Australia, Japan reach 'Defence Treaty' deal to counter 'increasing tensions' in South China Sea

 Australia and Japan have reached an agreement in principle on a defence treaty that is expected to strengthen their security ties and facilitate cooperation between defence forces, Australian Prime Minister Scott Morrison said on Tuesday.

"Australia and Japan have reached in principle agreement on a landmark defence treaty that will further deepen the countries’ strategic and security relationship", Morrison said in a statement, praising the Reciprocal Access Agreement (RAA) as a "pivotal moment" in the history of bilateral relations.

"This agreement paves the way for a new chapter of advanced defence cooperation between our two countries. The only other such agreement that Japan has struck with another country is with the United States 60 years ago", the prime minister went on to say.

Under the new deal, the two countries' defence forces will boost practical cooperation; joint involvement in multilateral drills will be facilitated; and a clear framework on the defence forces' operations in both countries will be formed.

"The significance of the RAA cannot be understated. It will form a key plank of Australia's and Japan's response to an increasingly challenging security environment in our region amid more uncertain strategic circumstances. As we finalise the RAA I thank the work done by my predecessors as well as by former Japanese Prime Minister [Shinzo] Abe across six years of negotiations", Morrison concluded.

The statement also said that the two sides agreed to hold consultations at the level of foreign and defence ministries in the 2+2 format in 2021.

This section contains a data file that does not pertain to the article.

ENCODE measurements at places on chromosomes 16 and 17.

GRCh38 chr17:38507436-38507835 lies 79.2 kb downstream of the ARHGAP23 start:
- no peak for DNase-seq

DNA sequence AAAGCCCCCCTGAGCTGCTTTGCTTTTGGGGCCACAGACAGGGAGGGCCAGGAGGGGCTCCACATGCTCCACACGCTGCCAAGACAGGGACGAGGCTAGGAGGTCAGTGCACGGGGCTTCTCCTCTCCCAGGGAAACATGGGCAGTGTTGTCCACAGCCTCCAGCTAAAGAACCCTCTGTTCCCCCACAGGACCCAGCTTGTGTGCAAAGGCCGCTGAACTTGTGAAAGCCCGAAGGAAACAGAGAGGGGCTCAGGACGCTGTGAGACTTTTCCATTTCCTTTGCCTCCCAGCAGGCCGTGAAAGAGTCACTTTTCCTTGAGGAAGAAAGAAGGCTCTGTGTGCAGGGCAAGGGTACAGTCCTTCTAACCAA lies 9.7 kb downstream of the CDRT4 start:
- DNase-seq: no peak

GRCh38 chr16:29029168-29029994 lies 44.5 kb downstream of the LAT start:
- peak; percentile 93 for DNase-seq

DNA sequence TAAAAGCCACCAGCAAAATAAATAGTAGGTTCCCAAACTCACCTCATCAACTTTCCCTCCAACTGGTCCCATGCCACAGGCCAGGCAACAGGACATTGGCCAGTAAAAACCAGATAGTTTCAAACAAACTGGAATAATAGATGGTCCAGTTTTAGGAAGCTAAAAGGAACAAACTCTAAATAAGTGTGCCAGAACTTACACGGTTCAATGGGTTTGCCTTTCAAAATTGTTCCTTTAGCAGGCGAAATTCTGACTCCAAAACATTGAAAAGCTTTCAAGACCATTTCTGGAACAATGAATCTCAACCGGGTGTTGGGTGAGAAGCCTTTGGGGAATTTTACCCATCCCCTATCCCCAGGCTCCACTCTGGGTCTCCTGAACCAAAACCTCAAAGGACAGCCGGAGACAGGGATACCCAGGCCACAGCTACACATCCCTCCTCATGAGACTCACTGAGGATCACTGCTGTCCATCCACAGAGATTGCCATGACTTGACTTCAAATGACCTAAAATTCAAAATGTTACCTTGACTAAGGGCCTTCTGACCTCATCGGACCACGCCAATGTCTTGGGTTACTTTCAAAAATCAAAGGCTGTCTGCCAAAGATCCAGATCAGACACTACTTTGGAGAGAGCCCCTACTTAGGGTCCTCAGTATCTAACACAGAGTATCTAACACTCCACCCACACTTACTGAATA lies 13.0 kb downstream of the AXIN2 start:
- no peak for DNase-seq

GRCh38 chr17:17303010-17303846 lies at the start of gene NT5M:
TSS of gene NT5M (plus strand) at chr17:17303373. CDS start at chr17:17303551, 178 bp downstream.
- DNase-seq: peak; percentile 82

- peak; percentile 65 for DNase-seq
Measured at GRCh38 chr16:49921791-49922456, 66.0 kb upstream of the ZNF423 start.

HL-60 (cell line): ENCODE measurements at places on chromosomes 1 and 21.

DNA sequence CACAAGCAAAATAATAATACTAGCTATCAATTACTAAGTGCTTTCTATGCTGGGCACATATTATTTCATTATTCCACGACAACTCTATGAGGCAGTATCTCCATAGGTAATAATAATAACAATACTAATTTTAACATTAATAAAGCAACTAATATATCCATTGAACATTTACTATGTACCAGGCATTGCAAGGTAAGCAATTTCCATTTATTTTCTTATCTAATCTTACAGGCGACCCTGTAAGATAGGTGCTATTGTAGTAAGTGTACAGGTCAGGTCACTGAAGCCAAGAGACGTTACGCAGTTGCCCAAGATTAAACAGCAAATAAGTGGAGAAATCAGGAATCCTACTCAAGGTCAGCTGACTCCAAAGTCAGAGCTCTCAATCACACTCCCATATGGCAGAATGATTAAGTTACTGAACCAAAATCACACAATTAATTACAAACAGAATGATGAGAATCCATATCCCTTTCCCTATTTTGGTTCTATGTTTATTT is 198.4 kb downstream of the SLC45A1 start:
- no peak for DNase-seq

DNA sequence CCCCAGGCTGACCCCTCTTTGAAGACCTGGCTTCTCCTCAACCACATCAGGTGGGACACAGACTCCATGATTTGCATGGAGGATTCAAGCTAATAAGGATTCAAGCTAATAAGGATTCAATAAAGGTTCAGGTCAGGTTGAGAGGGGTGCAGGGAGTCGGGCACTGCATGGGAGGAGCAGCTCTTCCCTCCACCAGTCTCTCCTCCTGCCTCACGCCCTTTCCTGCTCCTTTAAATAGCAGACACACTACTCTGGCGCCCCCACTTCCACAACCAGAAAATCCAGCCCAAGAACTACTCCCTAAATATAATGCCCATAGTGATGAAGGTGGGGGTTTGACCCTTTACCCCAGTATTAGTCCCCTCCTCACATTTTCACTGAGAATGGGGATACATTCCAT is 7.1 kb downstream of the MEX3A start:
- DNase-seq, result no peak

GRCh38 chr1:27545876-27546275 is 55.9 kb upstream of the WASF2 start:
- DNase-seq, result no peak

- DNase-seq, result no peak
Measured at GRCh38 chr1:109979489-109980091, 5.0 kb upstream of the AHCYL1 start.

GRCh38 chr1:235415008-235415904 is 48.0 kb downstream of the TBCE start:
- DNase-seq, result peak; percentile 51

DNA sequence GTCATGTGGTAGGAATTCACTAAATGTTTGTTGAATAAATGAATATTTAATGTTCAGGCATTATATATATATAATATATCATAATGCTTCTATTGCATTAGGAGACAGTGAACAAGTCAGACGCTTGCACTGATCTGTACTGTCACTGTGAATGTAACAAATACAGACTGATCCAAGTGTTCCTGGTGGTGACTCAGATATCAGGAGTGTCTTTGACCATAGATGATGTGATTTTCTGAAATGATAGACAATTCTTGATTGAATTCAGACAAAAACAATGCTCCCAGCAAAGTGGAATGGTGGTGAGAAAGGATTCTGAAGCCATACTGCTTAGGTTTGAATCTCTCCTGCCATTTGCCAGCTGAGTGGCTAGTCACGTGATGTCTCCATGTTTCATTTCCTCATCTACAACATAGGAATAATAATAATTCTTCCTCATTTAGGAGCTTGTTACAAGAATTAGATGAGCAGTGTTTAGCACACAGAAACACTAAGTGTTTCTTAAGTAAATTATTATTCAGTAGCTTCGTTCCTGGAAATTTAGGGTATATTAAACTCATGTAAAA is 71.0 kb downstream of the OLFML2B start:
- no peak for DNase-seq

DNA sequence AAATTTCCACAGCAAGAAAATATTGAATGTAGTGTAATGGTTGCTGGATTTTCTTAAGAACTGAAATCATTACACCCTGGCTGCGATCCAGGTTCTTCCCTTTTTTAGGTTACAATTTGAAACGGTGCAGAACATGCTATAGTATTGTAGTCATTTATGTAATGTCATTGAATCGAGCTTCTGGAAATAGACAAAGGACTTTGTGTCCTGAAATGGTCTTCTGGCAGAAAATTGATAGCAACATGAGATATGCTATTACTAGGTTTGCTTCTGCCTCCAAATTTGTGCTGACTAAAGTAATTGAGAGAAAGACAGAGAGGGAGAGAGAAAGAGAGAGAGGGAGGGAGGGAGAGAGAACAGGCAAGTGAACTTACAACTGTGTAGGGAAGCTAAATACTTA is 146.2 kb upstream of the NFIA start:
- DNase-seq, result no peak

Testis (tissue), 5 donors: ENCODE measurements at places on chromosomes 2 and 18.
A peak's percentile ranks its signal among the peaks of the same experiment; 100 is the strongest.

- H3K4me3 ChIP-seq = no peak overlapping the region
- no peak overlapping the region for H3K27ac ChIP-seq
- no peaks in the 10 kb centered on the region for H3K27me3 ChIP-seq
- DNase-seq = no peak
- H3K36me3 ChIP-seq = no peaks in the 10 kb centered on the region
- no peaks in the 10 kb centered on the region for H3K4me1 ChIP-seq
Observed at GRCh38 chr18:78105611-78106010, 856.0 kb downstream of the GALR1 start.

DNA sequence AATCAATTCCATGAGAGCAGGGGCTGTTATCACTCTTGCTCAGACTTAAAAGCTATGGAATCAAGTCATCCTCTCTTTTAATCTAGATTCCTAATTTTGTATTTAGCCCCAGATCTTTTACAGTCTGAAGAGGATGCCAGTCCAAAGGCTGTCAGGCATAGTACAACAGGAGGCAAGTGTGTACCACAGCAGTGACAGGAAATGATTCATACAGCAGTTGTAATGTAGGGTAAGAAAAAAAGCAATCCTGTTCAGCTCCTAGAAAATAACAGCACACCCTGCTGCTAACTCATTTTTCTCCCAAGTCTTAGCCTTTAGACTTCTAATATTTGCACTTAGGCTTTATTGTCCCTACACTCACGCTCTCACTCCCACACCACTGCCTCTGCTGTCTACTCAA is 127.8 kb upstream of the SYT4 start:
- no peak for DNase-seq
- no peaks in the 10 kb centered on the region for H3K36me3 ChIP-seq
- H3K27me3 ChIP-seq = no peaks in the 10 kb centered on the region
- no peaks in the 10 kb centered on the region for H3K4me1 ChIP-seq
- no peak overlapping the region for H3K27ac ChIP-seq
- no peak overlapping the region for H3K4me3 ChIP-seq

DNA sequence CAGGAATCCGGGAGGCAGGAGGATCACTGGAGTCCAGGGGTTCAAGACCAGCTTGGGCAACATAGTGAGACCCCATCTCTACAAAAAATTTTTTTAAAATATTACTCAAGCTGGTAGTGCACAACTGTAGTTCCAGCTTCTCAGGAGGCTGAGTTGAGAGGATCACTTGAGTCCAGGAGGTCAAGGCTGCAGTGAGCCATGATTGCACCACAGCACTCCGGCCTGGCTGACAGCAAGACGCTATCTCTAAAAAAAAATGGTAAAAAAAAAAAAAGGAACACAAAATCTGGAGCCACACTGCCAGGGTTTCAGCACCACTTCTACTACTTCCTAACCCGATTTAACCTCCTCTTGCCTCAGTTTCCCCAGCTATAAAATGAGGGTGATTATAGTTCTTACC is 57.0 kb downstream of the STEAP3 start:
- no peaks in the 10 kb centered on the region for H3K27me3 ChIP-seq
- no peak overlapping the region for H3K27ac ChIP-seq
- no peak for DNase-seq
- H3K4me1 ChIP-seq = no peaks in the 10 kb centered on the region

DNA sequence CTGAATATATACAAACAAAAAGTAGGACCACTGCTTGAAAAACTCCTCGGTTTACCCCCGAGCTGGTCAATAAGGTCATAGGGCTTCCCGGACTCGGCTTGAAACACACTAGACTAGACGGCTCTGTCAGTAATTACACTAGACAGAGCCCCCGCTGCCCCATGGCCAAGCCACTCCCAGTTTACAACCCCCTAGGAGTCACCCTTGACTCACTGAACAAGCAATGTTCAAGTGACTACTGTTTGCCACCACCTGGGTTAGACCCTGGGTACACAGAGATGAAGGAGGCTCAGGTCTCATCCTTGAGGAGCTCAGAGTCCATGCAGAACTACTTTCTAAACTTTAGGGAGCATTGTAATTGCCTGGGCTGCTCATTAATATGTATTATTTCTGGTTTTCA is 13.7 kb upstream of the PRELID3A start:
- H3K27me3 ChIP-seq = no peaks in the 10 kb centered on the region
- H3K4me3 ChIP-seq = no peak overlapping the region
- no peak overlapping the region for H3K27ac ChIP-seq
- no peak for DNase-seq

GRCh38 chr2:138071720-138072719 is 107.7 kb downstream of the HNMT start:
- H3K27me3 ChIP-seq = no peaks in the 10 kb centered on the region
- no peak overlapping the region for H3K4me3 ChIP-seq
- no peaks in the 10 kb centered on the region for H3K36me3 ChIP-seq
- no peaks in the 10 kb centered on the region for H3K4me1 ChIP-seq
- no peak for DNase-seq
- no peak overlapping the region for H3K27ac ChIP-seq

"The Leaders instructed their respective Ministers for Foreign Affairs and Defence to further strengthen bilateral security and defence cooperation and hold the next Foreign and Defence Ministerial Consultations ('2+2') at the earliest convenient time in 2021", the agreement read.

The text also expressed serious concern about "the situation in the South China Sea and reconfirmed their strong opposition to any coercive or unilateral attempts to change the status quo and thereby increase tensions in the region", without mentioning Beijing outright.

At the same time, the agreement welcomed the signing of the China-dominated Regional Comprehensive Economic Partnership Agreement as an important step towards maintaining open markets in the region.

Navies of India, US, Australia, Japan to Kick Off Second Phase of Malabar Exercise Today

The Malabar series was first conducted as a bilateral India-US exercise in 1992. Japan joined the drills in 2015. Meanwhile, Australia has participated only once, back in 2007.
As the navies of India, the United States, Japan, and Australia are set to kick off the second phase of the Malabar exercise on Tuesday, the drills will be conducted in the northern Arabian Sea between 17 and 20 November. 

"The second phase of Malabar naval drills will be more elaborate and complex than the first one as it will involve the participation of Indian and American aircraft carriers", an Indian Navy spokesperson said.

He further mentioned that phase two will witness joint operations centred on the Vikramaditya Carrier Battle Group of the Indian Navy and the Nimitz Carrier Strike Group of the US Navy.

"The two carriers, along with other ships, submarines and aircraft of the participating navies, would be engaged in high intensity naval operations over four days”, he added.

The drills will include cross-deck flying operations and advanced air defence exercises by the INS Vikramaditya’s MiG-29K fighters and the USS Nimitz’s F-18 fighters and E2C Hawkeye aircraft. 

The drill will cover advanced surface and anti-submarine warfare exercises and weapons firing to “further enhance inter-operability and synergy between the four friendly navies”, the spokesperson said.

According to a senior navy official, the exercise is being conducted at a time when China is closely tracking the activities of the four countries and seeking to increase its footprint in the Indian Ocean Region (IOR). 

It is being conducted in a "non-contact, at sea only" format in view of the COVID-19 pandemic.

The first phase of the exercise was held in the Bay of Bengal on 3-6 November.

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